Hypochondria: How to Overcome It

December 7, 2022

6 min read

Introduction

Some individuals believe they have a severe but undiagnosed medical condition even when they are healthy. This state of mind or fear is a chronic illness anxiety disorder known as Hypochondria[1]. Those suffering from it spend sleepless nights thinking about an ailment that may have happened to them, resulting in stress and a disrupted quality of life.

What is Hypochondria?

Worrying about health is normal. However, when this concern becomes extreme and shapes into anxiety, when the affected person lives in a persistent fear of having a severe medical condition, despite diagnostic tests showing nothing wrong – it is Hypochondria[2]. The DSM-5 manual defines this ailment as a somatic symptom disorder[5].

According to a study published in the Journal of the American Medical Association (JAMA), hypochondria or illness anxiety disorder is a steady and constant belief or fear that one has a severe yet undiagnosed medical condition. It is a chronic condition where the affected person stresses about their health to the point where the fear becomes impairing. 

Symptoms of Hypochondria

Hypochondria’s severity varies from person to person, depending on age, stress level, worrying behaviour, and tendency. Some of the most common symptoms of the condition are as follows:

  • The sufferer has a constant preoccupation with the thought of becoming seriously ill.

  • They treat minor symptoms as a possible root cause of a significant ailment.

  • They do not trust the treatment plan of doctors.

  • They obsessively dwell on the chances of acquiring a disease due to genetics.

  • They get tests done repeatedly to detect if there is any major illness.

  • They refrain from meeting people for fear of becoming infected.

  • They constantly worry about bodily functions such as heartbeat and blood pressure.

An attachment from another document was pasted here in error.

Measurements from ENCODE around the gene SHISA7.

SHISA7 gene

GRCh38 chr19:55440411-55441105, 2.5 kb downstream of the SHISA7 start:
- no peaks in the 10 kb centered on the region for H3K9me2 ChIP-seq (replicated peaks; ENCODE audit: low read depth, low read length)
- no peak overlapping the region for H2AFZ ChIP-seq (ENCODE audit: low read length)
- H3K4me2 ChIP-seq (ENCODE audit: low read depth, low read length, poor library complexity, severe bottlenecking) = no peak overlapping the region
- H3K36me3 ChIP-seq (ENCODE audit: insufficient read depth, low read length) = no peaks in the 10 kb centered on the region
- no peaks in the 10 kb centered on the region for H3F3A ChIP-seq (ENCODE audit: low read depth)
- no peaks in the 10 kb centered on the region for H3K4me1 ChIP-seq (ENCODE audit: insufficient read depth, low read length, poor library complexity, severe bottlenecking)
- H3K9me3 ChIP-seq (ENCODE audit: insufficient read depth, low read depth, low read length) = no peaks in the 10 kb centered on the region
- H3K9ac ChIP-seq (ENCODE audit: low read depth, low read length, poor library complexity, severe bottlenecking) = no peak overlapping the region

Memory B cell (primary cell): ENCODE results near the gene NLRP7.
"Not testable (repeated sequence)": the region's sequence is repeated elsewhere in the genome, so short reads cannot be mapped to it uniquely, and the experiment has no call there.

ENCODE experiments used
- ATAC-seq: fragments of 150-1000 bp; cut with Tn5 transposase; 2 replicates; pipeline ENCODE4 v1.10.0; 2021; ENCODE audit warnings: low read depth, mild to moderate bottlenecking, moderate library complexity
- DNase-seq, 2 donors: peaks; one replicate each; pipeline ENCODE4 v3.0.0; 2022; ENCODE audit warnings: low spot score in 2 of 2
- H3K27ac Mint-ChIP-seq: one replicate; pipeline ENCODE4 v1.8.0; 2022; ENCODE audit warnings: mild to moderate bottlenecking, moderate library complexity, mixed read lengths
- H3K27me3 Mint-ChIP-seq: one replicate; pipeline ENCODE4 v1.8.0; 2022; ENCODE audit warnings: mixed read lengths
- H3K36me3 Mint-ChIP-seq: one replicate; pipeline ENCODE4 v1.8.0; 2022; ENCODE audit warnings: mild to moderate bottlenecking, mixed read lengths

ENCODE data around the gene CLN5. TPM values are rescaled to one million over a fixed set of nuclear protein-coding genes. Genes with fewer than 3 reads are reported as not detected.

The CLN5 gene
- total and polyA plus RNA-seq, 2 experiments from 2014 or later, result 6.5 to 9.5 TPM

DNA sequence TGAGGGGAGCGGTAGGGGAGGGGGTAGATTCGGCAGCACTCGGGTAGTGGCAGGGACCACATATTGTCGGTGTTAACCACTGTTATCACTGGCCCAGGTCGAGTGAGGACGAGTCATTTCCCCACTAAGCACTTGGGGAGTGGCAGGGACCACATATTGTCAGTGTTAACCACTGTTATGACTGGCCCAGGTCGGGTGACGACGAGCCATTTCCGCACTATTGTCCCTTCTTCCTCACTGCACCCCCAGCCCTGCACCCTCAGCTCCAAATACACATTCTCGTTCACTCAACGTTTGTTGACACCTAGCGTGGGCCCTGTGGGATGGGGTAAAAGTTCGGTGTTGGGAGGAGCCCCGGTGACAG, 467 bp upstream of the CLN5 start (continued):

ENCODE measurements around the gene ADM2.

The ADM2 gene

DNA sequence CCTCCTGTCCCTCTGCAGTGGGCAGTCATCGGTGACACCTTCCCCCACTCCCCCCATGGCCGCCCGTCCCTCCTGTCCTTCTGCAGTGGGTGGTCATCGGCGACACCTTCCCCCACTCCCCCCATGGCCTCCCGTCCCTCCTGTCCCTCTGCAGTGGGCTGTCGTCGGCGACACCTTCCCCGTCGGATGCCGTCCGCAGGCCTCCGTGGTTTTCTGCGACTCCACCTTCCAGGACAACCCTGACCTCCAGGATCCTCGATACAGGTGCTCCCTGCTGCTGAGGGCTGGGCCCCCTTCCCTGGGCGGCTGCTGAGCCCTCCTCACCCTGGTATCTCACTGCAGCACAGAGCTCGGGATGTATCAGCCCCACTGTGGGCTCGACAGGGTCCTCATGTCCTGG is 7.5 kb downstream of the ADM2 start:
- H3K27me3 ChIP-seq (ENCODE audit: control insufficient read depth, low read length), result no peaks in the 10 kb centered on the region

• They exaggerate minor symptoms such as cough and cold.

  • They reach out to friends and family for reassurance regarding her health.

  • They browse the internet for symptoms and remedies.

How to deal with a person having Hypochondria?

Hypochondria or illness anxiety disorder [3]exists for real; it is not a myth. It significantly impacts the affected individual’s quality of life, relationships, well-being, emotional balance, and day-to-day functioning. 

Quite often, people dealing with a person with Hypochondria become irritated or judgmental about the latter’s thought process and behaviour. However, going the other way and acknowledging the suffering of the person with this condition could be helpful.

For example, instead of telling the affected person – they are fine and making things up for no reason, saying that you understand their problem can help them cope better. 

Or, instead of saying – they do not need a doctor because they have no disease, encouraging them to seek treatment could make them feel less anxious. 

Here are some tips to help you deal with a person with Hypochondria:

  • Learn about Illness Anxiety Disorder to help the person in need in the best possible way.

  • Talk with the affected person about this condition but make sure not to hurt their feelings.

  • Try convincing them and asking them not to worry excessively or research too much about the illness they think they have.

  • Ensure you do not feed their worry by asking them too much about their health.

  • Most importantly, be patient with a person with Hypochondria.

Do yoga and meditation help people with Hypochondria?

Many people seek refuge in yoga when stress and anxiety creep into their life. There are numerous reasons why people turn to yoga, and the benefits of yoga and meditation for physical, mental, emotional, and overall well-being are known to all.